Carney and his cinematographer Tim Fleming use both music and visuals to suggest the at first fragile but rapidly intensifying connection between the characters: In an early scene, after the girl has played for the guy on one of the store pianos, he takes out his own guitar and gives her a piece of his music. It's a ballad, and they play it together, at first haltingly -- she's learning it on the fly, after all -- then confidently, as they slip into each other's rhythms. (Hansard and Irglová collaborated on the 2006 album "The Swell Season"; several of the songs appear in the film.) The camera lingers on the couple's faces as the song's intensity grows. These people are both performers, but this is the first time they're performing for each other, and we can see and hear both their shyness and their confidence, a sight-and-sound metaphor for the thrill and terror of early courtship.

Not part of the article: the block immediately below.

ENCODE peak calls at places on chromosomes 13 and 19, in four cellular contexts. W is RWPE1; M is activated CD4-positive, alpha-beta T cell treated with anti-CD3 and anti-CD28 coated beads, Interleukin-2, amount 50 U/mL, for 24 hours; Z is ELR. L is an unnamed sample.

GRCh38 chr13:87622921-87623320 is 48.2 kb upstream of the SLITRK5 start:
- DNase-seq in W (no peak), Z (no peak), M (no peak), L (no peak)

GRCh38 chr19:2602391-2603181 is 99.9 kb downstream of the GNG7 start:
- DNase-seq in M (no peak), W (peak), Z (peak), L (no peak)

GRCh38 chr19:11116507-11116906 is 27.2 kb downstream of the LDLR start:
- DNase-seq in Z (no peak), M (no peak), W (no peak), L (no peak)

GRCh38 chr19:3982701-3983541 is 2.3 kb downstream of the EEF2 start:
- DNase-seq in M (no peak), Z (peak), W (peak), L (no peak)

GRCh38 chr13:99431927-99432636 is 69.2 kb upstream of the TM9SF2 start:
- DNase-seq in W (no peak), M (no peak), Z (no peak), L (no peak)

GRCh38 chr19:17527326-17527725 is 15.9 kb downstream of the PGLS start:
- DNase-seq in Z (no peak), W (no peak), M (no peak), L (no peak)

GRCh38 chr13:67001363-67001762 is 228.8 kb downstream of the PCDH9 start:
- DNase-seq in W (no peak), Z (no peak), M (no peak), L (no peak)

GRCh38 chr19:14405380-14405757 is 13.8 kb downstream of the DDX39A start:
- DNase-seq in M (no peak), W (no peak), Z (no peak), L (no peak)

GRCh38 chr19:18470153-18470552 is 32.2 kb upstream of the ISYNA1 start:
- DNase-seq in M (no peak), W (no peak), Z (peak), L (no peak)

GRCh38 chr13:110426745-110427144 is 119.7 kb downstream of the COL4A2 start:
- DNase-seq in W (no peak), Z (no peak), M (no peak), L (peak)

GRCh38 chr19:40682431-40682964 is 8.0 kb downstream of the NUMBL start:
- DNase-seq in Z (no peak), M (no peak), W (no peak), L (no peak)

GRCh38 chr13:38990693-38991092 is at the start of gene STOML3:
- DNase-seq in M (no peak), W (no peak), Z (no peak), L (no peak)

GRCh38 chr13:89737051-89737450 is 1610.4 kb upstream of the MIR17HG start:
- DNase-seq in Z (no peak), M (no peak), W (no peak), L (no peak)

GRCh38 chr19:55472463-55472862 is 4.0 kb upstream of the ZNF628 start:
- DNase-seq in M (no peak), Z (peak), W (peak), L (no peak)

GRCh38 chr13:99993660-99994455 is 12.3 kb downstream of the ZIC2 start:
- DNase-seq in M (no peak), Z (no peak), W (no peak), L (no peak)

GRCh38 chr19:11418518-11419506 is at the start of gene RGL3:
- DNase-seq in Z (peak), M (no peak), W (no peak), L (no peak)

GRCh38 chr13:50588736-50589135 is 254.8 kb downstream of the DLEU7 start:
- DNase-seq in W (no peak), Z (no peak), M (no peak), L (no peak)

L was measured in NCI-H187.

The idea that a movie should be in sync with its characters (and its actors) may sound kindergarten-rudimentary, but I'm always surprised how many movies seem weirdly disconnected from the people who populate them: Sometimes a film can be very well structured and nicely filmed, and yet still feel like a ghost-town housing development where no one wants to live. "Once" is constructed simply and beautifully, with the feel of something made by a human being, not by a film-school grad obsessed with camera angles. Carney allows his actors -- their faces and their voices -- to guide the picture's gently shifting moods. Hansard (who played Outspan in Alan Parker's "The Commitments") is a sandy redhead with mischief-maker's eyes; his charm is the rumpled, easygoing kind. And Irglová gives a wonderful, delicate performance, bringing to her character just the right balance of vulnerability and determination. Her character is an immigrant who makes her way doing whatever jobs she can find -- she's delighted when she gets a regular cleaning job. She lives with her mother (who speaks no English, and who's played with understated good humor by Danuse Ktrestova) and her 2-year-old daughter. She's younger than the busker, but she has weightier responsibilities. "Once" reminds us -- particularly those of us over 40 -- how complicated young people's lives can be: When most of your life is still ahead of you, the fear of making the wrong choices can be a burden, even more so when you have a child.